Leading up to the actual snippeting of the main book, I'm posting these chapters which were the original start of the novel. Now we get to see some things from Simon's point of view...
What the heck was that about, Simon? Gabrielle's encrypted transmission was puzzled and a bit worried. He sounded positively jumpy. And Marc's never jumpy. She paused a moment. Except…
Yes, except. Hold that thought. Once we're back in my own offices I can feel secure. Because I think Marc has an extremely good reason for being this cautious.
The offices that Simon had used during the initial development of the Sandrisson Drive, and later for the design, construction, and preparation of the Holy Grail were still his. No doubt they would eventually have been taken over, if they had stayed away for several years, but any possibility of that had been negated upon the ship's unexpected return.
That did not, however, eliminate the possibility that the security of the uninhabited laboratories had been violated.
Simon knew he was nowhere near as competent at this sort of thing as DuQuesne, possibly not as good as Carl Edlund might have been. However, he had the advantage that this was his personal workspace, his personally requisitioned and prepared equipment, and everything in this space he and his AISage were intimately familiar with.
He glanced down at the streamlined, polished case that now hung on Gabrielle's hip, a case Ariane had given her as they left. And we have one other very powerful ally.
A projection of a pretty Japanese woman in a classic laboratory coat materialized as Simon reached the main research console. "Good to be back in place, Dr. Sandrisson. Welcome back, Dr. Wolfe."
He smiled at the image of his lifelong companion, the AISage Mio. "It is good to see you back as well, Mio. You have exchanged greetings with our other guests as well?"
"And prepared access points for them." Gabrielle put the curved case on the indicated area of the console and her brow wrinkled for a moment in concentration.
Immediately a blue-white sphere of what appeared to be pure energy shimmered into existence on Mio's right; to her left, a dark-haired, serious looking young man wearing a red leather coat over black pants (and, Simon assumed, a black shirt underneath the coat). "Thanks, Mio," said Gabrielle's AISage, Vincent. "I appreciate being able to dock here."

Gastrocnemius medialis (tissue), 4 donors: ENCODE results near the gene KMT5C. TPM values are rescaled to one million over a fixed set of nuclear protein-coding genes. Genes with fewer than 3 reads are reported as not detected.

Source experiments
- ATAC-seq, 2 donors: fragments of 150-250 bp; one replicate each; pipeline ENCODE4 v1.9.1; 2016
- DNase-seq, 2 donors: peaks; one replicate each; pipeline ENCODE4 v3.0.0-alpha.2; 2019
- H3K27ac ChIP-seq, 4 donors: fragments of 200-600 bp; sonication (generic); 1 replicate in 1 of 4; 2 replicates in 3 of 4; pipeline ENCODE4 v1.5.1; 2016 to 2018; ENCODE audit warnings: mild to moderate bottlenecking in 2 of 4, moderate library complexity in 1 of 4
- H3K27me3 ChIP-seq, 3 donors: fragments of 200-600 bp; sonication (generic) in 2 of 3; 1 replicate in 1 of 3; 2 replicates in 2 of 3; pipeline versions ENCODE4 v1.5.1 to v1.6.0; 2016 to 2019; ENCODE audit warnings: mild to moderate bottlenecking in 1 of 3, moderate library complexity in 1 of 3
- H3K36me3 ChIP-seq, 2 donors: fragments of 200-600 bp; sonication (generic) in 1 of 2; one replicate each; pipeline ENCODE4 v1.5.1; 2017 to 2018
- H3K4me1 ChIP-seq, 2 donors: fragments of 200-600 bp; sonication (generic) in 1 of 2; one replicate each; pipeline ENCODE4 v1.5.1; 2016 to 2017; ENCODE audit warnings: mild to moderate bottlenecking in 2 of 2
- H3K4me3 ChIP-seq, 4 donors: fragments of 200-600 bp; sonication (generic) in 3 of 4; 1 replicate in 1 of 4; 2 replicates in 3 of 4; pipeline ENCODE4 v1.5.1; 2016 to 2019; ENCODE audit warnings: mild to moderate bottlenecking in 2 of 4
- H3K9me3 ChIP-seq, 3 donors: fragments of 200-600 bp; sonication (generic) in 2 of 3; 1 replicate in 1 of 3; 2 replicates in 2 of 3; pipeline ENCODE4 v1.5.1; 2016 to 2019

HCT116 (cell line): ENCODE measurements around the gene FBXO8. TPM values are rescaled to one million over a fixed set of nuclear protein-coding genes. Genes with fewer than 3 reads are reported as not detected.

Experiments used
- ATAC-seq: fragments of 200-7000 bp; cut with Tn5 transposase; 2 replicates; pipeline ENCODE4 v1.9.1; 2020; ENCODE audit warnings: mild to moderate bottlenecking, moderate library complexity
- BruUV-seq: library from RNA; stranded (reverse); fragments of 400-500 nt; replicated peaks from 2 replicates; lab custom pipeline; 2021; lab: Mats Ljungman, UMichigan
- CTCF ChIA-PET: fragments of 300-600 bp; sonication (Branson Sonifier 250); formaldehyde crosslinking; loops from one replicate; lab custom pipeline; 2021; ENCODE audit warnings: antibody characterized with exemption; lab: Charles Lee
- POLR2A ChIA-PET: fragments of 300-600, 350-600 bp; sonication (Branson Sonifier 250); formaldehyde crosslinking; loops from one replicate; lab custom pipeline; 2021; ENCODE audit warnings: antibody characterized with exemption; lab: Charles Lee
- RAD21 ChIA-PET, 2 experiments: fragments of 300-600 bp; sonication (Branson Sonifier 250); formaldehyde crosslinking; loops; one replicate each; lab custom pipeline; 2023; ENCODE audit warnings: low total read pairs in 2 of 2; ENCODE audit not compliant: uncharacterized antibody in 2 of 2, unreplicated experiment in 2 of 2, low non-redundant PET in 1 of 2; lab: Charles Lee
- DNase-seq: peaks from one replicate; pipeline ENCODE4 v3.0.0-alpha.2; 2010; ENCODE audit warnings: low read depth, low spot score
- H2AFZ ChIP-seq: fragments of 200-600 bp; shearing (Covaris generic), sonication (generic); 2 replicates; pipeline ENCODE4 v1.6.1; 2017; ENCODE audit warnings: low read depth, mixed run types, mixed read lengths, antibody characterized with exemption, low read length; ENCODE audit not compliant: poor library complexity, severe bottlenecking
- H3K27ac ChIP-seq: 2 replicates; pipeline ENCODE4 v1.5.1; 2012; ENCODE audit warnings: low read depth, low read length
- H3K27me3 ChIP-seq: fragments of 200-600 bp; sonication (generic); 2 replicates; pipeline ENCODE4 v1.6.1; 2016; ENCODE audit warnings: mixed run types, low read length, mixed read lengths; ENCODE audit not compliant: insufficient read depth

The globe of light spoke, flickering in time with the words. "I thank you for your courtesy, Dr. Sandrisson," Mentor said. "And our next steps are easily visualized. Do I have your full clearance?"
For the next several minutes, three people – Simon himself and two very advanced artificial intellects – searched every record, every physical surface, and every interface; Gabrielle and Vincent watched, obviously recognizing they were out of their league. Not that Gabrielle is any less intelligent, but her skills are not useful for this. I would venture a guess that her AISage augments her own talents.
Finally Mentor spoke. "I believe these results are both clear and conclusive. There were three attempts at intrusion. One was successful, and very skillfully so; had you not allowed Marc DuQuesne to assist in the design and implementation of your project's security, no trace would remain. Even so, the traces were subtle. There do not, however, appear to be any logic bombs, viruses, activity trackers, or other damaging or monitoring software or hardware present. We may speak freely."
"Did the successful intruder get anything we didn't want them to get?" Gabrielle asked.
"I don't believe so," Simon said. "As you might recall, I kept the key information on the drive in removable media, maintaining my own intellectual control on the IP, so to speak. I required that the same be done with the key elements of the probes' and, later, the Holy Grail's design."
"I concur. This appears to have been an extremely wise policy, as the one successful intruder was able to access all of your sealed records still on this system."
That worried Simon, and he could sense the same concern from Mio; the encryption and security methods used for such things should be effectively unbreakable, yet whoever this intruder was they had gone almost straight from walking in the door to reading the most private and secure files he had left on the system. That should not be possible, he thought.